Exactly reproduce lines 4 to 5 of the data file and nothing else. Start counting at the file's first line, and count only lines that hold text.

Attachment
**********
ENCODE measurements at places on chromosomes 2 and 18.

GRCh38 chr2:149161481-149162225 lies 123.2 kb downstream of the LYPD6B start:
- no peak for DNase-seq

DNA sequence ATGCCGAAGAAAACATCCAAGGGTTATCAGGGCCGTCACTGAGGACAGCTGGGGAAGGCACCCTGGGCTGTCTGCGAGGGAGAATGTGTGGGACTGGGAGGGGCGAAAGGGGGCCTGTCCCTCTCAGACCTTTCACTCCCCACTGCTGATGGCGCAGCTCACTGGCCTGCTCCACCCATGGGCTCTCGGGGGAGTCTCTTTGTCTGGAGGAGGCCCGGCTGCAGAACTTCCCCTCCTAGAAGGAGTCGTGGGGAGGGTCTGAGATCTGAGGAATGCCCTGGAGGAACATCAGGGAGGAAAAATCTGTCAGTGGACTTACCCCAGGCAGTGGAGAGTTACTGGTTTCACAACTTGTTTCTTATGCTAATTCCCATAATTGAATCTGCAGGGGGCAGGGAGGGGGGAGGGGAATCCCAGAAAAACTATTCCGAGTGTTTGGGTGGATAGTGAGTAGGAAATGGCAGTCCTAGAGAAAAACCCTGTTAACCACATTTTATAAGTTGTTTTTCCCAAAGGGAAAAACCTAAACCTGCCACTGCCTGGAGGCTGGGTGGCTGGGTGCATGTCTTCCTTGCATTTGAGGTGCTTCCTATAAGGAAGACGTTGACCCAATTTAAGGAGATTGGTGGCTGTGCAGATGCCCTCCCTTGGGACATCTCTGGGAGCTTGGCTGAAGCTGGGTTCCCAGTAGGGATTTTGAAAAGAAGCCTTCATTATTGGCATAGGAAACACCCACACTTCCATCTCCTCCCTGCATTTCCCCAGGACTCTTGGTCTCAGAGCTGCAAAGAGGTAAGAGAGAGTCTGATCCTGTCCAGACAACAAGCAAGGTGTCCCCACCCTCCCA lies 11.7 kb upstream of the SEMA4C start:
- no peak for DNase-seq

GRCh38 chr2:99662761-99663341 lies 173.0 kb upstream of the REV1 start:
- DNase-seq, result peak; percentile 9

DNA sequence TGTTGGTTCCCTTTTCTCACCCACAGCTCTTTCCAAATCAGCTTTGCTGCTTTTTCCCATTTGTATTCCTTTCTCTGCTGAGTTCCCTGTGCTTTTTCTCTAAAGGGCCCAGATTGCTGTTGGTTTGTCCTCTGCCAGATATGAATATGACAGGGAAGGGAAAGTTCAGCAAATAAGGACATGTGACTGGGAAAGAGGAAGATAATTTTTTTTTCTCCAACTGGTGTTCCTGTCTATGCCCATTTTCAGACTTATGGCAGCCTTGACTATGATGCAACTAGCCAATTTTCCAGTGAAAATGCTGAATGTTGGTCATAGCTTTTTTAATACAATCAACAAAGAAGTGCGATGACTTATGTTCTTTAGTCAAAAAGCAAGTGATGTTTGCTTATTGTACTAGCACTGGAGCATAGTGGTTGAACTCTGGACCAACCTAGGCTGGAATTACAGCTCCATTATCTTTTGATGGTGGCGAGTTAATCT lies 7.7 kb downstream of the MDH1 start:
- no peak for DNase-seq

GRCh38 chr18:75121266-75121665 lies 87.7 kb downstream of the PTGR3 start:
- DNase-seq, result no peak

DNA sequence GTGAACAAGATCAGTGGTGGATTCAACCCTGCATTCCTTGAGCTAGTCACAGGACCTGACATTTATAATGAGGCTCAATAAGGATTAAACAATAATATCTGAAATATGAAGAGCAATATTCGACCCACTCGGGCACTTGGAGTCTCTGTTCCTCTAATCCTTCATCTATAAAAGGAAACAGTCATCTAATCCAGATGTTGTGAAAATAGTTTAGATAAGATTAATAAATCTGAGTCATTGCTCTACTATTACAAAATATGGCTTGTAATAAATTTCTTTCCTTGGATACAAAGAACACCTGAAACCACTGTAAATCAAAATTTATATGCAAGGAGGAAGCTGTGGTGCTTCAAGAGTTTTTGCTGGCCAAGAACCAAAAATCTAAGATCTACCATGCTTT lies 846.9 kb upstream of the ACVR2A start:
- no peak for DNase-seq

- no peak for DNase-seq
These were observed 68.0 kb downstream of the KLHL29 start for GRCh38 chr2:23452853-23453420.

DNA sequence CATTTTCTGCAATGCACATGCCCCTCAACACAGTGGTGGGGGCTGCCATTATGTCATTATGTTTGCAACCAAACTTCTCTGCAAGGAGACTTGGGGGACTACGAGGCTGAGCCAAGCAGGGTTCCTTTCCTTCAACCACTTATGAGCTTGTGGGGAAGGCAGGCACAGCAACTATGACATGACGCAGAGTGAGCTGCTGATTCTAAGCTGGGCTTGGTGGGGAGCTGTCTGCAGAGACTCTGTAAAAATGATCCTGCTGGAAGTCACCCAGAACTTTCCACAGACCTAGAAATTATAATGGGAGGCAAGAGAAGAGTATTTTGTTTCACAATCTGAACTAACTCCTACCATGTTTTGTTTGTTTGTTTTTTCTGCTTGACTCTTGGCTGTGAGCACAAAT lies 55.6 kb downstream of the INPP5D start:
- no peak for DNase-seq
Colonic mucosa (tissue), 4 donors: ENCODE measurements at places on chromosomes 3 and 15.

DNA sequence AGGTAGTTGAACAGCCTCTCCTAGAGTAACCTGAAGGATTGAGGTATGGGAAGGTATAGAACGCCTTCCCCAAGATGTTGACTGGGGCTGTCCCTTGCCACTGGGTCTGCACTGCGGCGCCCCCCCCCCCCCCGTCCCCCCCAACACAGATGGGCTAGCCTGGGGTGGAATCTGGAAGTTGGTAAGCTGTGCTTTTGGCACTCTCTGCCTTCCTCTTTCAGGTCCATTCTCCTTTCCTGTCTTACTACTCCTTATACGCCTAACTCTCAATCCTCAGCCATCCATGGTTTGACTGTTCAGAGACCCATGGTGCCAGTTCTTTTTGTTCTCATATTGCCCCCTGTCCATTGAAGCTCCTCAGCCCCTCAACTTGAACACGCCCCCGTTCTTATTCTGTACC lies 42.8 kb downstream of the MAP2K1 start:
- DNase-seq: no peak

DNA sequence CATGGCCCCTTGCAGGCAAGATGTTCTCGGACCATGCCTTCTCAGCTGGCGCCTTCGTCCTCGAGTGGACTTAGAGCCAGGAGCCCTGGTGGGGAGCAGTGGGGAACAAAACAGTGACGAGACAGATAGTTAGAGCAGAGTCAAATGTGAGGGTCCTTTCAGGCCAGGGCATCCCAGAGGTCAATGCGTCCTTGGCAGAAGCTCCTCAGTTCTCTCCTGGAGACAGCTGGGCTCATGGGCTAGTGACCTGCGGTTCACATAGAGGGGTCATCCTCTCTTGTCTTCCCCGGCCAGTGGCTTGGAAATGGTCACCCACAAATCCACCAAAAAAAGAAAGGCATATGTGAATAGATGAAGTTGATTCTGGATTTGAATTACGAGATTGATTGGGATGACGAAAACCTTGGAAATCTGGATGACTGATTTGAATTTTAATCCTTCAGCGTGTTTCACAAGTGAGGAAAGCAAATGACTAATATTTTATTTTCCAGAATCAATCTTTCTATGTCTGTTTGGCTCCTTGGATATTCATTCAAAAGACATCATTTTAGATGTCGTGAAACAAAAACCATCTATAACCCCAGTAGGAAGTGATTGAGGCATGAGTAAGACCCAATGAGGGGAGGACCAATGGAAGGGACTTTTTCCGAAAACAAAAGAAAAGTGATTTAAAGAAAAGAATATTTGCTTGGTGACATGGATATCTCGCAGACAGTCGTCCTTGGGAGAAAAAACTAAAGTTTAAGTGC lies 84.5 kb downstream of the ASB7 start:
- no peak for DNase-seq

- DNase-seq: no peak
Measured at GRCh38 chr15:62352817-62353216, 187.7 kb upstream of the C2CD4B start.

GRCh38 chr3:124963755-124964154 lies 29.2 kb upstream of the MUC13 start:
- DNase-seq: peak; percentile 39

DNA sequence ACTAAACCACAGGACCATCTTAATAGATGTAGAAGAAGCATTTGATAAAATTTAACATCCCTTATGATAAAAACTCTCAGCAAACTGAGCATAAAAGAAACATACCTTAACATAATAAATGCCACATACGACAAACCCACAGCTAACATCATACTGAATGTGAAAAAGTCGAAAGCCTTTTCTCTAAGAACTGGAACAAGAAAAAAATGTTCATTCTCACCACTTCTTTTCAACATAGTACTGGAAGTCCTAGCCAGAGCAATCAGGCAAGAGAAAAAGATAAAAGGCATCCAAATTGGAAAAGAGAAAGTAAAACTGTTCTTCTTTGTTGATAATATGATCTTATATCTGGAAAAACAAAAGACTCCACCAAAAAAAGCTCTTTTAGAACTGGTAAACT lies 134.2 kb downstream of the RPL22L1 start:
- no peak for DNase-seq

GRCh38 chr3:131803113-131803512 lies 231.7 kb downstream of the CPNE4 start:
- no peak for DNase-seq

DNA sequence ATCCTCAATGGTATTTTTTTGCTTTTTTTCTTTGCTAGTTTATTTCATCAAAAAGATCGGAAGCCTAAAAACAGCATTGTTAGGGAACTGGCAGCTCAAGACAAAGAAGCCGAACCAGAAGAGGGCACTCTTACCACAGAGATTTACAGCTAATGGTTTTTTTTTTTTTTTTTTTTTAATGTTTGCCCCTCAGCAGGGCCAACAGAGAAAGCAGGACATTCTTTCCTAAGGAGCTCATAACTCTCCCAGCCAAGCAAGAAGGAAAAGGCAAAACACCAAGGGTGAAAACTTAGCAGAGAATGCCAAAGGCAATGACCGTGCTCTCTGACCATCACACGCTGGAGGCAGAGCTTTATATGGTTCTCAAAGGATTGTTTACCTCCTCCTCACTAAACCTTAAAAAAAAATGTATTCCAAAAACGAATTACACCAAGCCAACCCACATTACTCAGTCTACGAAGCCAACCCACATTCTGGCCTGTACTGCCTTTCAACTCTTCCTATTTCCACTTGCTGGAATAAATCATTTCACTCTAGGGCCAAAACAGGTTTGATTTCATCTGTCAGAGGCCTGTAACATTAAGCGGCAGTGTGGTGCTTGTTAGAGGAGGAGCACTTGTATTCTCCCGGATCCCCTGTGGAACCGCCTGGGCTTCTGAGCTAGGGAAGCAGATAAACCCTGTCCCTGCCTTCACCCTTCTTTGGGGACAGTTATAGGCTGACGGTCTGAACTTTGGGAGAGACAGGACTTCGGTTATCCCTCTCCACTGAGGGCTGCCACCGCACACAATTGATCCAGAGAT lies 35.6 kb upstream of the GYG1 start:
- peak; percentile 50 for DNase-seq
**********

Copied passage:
DNA sequence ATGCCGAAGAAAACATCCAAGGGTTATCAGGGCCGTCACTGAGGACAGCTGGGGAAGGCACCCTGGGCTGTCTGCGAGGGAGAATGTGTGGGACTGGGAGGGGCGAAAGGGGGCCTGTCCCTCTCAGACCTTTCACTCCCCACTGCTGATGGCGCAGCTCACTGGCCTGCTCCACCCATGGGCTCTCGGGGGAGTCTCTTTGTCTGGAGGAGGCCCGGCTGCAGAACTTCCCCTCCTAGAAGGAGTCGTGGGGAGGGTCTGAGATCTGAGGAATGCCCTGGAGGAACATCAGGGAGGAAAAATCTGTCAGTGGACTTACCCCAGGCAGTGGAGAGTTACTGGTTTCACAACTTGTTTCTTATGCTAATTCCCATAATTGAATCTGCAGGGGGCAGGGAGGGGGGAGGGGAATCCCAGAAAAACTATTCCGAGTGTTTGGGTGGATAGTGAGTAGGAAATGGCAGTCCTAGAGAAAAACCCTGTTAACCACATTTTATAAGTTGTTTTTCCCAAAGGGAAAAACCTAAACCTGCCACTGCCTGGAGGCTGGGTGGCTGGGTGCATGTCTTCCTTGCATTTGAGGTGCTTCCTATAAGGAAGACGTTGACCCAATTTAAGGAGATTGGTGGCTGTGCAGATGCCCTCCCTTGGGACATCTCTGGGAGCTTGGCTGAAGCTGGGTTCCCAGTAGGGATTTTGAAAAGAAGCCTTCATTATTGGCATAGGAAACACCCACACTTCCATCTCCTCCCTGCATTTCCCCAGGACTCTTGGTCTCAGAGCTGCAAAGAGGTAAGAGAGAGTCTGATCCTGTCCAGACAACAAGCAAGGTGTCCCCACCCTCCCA lies 11.7 kb upstream of the SEMA4C start:
- no peak for DNase-seq